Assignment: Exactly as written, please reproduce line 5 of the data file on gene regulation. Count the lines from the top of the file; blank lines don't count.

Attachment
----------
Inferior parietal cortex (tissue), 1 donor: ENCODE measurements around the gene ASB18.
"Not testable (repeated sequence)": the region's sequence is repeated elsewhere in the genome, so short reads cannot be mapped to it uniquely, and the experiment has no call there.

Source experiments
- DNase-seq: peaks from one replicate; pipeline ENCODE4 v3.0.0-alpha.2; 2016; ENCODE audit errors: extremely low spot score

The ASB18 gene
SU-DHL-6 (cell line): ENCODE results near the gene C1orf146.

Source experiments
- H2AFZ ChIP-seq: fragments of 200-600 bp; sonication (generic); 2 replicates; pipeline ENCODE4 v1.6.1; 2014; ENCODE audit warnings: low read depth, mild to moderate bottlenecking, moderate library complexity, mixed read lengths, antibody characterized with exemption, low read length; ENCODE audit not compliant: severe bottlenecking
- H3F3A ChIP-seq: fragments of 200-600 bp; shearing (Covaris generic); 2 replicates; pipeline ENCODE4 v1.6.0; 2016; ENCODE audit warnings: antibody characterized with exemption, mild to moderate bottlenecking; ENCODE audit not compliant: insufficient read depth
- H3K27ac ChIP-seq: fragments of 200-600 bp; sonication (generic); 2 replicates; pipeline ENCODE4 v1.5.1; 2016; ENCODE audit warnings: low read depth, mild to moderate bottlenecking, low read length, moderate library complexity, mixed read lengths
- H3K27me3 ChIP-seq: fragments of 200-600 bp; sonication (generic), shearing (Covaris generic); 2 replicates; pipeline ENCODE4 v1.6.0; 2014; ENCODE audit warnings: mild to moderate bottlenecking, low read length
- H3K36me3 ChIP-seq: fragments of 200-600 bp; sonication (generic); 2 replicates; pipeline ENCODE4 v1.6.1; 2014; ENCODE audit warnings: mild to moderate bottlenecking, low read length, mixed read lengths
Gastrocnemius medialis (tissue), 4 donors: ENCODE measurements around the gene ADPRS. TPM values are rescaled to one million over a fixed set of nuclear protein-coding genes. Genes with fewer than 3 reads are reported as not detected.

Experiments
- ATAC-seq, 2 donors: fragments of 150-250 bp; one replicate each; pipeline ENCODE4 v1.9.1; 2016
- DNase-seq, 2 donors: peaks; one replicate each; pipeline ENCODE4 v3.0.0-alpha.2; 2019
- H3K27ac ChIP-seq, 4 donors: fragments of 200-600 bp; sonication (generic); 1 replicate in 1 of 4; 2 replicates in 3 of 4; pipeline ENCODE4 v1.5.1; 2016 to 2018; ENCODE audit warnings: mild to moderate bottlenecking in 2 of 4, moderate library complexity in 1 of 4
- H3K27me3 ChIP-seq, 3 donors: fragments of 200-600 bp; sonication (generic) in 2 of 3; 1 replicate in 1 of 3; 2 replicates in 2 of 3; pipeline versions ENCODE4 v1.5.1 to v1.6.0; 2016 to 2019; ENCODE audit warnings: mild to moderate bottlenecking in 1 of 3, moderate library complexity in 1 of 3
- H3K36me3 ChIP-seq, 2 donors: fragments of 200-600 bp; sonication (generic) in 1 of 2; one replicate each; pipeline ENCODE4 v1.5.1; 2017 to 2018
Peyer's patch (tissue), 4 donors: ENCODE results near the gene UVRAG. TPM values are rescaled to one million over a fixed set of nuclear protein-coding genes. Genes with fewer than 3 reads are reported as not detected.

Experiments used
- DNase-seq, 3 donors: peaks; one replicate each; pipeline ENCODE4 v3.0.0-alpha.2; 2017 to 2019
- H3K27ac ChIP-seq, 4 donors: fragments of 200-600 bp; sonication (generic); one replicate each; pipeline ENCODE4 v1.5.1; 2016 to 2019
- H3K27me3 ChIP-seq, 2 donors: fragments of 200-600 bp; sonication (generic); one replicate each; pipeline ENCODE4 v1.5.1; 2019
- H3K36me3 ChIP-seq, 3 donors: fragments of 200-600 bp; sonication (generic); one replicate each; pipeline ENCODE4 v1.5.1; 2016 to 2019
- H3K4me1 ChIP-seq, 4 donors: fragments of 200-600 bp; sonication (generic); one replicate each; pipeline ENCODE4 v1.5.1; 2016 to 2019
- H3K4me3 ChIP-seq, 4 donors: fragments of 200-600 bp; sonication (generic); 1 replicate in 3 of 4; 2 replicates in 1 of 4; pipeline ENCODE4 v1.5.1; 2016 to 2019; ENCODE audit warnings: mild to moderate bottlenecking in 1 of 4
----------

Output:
The ASB18 gene